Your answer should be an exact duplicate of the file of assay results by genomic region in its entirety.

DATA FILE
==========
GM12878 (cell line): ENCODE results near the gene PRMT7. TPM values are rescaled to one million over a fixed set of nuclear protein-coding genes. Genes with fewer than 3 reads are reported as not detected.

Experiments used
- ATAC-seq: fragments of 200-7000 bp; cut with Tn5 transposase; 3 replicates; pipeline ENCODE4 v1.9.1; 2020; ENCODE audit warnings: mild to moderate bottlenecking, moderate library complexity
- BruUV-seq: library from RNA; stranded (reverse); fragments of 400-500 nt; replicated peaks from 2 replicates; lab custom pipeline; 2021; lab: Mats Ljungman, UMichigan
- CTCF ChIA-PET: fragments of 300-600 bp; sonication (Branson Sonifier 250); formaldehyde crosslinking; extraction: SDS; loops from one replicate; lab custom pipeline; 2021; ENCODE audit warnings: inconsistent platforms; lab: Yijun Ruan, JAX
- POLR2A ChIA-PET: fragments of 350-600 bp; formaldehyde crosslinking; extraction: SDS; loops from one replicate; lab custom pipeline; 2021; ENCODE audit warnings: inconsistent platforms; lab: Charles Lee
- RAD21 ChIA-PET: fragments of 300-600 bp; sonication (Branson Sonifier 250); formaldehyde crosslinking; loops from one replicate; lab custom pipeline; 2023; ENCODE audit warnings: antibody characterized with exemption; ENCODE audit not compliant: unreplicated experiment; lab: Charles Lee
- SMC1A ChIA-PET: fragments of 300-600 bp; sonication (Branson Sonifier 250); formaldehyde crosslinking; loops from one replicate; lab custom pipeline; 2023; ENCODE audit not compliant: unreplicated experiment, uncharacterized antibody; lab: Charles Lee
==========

GM12878 (cell line): ENCODE results near the gene PRMT7. TPM values are rescaled to one million over a fixed set of nuclear protein-coding genes. Genes with fewer than 3 reads are reported as not detected.

Experiments used
- ATAC-seq: fragments of 200-7000 bp; cut with Tn5 transposase; 3 replicates; pipeline ENCODE4 v1.9.1; 2020; ENCODE audit warnings: mild to moderate bottlenecking, moderate library complexity
- BruUV-seq: library from RNA; stranded (reverse); fragments of 400-500 nt; replicated peaks from 2 replicates; lab custom pipeline; 2021; lab: Mats Ljungman, UMichigan
- CTCF ChIA-PET: fragments of 300-600 bp; sonication (Branson Sonifier 250); formaldehyde crosslinking; extraction: SDS; loops from one replicate; lab custom pipeline; 2021; ENCODE audit warnings: inconsistent platforms; lab: Yijun Ruan, JAX
- POLR2A ChIA-PET: fragments of 350-600 bp; formaldehyde crosslinking; extraction: SDS; loops from one replicate; lab custom pipeline; 2021; ENCODE audit warnings: inconsistent platforms; lab: Charles Lee
- RAD21 ChIA-PET: fragments of 300-600 bp; sonication (Branson Sonifier 250); formaldehyde crosslinking; loops from one replicate; lab custom pipeline; 2023; ENCODE audit warnings: antibody characterized with exemption; ENCODE audit not compliant: unreplicated experiment; lab: Charles Lee
- SMC1A ChIA-PET: fragments of 300-600 bp; sonication (Branson Sonifier 250); formaldehyde crosslinking; loops from one replicate; lab custom pipeline; 2023; ENCODE audit not compliant: unreplicated experiment, uncharacterized antibody; lab: Charles Lee